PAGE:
Cleanup Finding Makes News
A story about our grim discoveries along Portland’s Back Cove in the September 14th Portland Press Herald was picked up by the Associated Press (AP) and generated more news coverage as far away as Boston. It reported on 42 discarded hypodermic needles and syringes found along the high tide line by Friends of Casco Bay volunteers during a coastal cleanup of Back Cove on June 21st. Another cleanup a month later turned up a dozen more in the same area. Peter Milholland, Citizen Stewards Coordinator, who organized the cleanups, was interviewed by environmental reporter John Richardson for the Press Herald and by Maine Public Radio’s “Maine Things Considered.” Friends of Casco Bay’s cleanups were cited in news reports by the three major Portland TV stations and in Boston.com. Friends of Casco Bay members learned about it first in our Fall 2008 Casco Bay Bulletin.
A Tire(less) Friend of Casco Bay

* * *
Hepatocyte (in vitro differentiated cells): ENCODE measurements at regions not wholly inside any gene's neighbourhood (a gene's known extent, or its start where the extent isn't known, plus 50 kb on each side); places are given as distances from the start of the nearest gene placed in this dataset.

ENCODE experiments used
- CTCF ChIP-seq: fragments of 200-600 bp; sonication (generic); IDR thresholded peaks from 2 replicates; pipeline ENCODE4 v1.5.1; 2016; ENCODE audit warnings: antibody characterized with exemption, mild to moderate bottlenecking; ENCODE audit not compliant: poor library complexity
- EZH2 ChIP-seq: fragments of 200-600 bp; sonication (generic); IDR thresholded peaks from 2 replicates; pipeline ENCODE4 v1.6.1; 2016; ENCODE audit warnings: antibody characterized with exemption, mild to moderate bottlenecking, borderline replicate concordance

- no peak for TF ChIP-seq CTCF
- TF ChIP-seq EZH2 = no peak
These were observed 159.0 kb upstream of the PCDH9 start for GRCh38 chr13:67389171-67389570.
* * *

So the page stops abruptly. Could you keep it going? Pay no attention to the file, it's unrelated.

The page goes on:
In mid-October, just after this year’s Coastweek Cleanup, Friends of Casco Bay received an email from Brunswick resident Win Robbins. He had watched in dismay as old tires, refrigerators, computer monitors, and other trash were dumped into the salt marsh in Thomas Bay. Disturbed to see the marsh used as a garbage dump, Win decided to clean up the debris. He rigged a rope that he could hang onto as he descended a steep slope to the marsh. One by one, he hauled up 36 tires, some of them huge truck tires with heavy steel rims still attached. After he had neatly stacked the tires by the side of the road, he contacted Brunswick Town Hall and asked them to pick up the tires. They said they were sorry, but they had no budget to dispose of the tires; he would have to pay to have them transported off his property. Moreover, before the town dump would accept the tires, he would have to have the rims taken off at his own expense. At that point, Win recalled, “Enter my heroes. In response to a note to Friends of Casco Bay, Peter Milholland, Citizen Stewards Coordinator, went to bat for me. After being refused help from the town, Peter looked for help elsewhere. Through his efforts, Theresa Torrent-Ellis with the Maine Coastal Program agreed to pay for rim removal and disposal. Peter and Charlie Berdahl, a student in Bowdoin College’s Outing Club, picked up the tires and took them to Lee Tire at Cook’s Corner. Extending the favor, Lee Tire’s owner, Wayne Gagnon, accepted the tires, rims and all. He charged only $30 for their disposal, instead of the $200 the Town of Brunswick had estimated it would cost.” Win’s good deed reverberated like ripples on a pond. Jim and Ruth Harvie, neighbors he barely knew, stopped to thank him as he was removing the last of the trash from the salt marsh. He mentioned that his next project would be to fill the pot holes on his road, along with four other neighbors. A few days later, Ruth arrived on her John Deere tractor and spread sixteen yards (25 tons) of gravel. “In two hours she finished the work that five of us could only imagine doing in five hours…and our shoulders didn’t ache at all!” marveled Win. Peter Milholland trains our volunteers as Citizen Stewards in stringent, EPA-certified protocols so that the data they collect can be used reliably by scientists and policy makers. Peter applauded the effort of the salt marsh’s neighbor, “Win Robbins, on his own, qualifies as a Citizen Steward in the truest sense.”